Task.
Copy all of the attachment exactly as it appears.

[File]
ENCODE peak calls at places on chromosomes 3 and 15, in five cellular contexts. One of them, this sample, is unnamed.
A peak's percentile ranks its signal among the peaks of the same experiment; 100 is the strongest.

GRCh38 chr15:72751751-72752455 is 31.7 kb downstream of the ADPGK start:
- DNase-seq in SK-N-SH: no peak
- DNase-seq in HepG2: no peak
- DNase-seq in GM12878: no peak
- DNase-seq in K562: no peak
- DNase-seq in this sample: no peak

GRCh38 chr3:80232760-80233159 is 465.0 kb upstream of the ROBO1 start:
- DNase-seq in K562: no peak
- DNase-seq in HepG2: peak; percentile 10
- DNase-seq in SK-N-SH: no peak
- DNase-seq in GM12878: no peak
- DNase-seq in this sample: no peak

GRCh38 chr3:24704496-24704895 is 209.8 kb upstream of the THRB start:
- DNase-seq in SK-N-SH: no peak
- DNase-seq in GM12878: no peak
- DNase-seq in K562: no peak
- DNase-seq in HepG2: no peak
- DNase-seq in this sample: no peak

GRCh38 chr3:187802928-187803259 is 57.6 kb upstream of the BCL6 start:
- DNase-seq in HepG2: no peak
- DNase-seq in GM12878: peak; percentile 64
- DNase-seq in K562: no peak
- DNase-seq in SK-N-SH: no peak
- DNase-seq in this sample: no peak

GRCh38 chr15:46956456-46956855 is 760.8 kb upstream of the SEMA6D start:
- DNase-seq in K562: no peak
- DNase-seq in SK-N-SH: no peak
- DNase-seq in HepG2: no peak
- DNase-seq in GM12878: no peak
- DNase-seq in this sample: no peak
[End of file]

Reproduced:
ENCODE peak calls at places on chromosomes 3 and 15, in five cellular contexts. One of them, this sample, is unnamed.
A peak's percentile ranks its signal among the peaks of the same experiment; 100 is the strongest.

GRCh38 chr15:72751751-72752455 is 31.7 kb downstream of the ADPGK start:
- DNase-seq in SK-N-SH: no peak
- DNase-seq in HepG2: no peak
- DNase-seq in GM12878: no peak
- DNase-seq in K562: no peak
- DNase-seq in this sample: no peak

GRCh38 chr3:80232760-80233159 is 465.0 kb upstream of the ROBO1 start:
- DNase-seq in K562: no peak
- DNase-seq in HepG2: peak; percentile 10
- DNase-seq in SK-N-SH: no peak
- DNase-seq in GM12878: no peak
- DNase-seq in this sample: no peak

GRCh38 chr3:24704496-24704895 is 209.8 kb upstream of the THRB start:
- DNase-seq in SK-N-SH: no peak
- DNase-seq in GM12878: no peak
- DNase-seq in K562: no peak
- DNase-seq in HepG2: no peak
- DNase-seq in this sample: no peak

GRCh38 chr3:187802928-187803259 is 57.6 kb upstream of the BCL6 start:
- DNase-seq in HepG2: no peak
- DNase-seq in GM12878: peak; percentile 64
- DNase-seq in K562: no peak
- DNase-seq in SK-N-SH: no peak
- DNase-seq in this sample: no peak

GRCh38 chr15:46956456-46956855 is 760.8 kb upstream of the SEMA6D start:
- DNase-seq in K562: no peak
- DNase-seq in SK-N-SH: no peak
- DNase-seq in HepG2: no peak
- DNase-seq in GM12878: no peak
- DNase-seq in this sample: no peak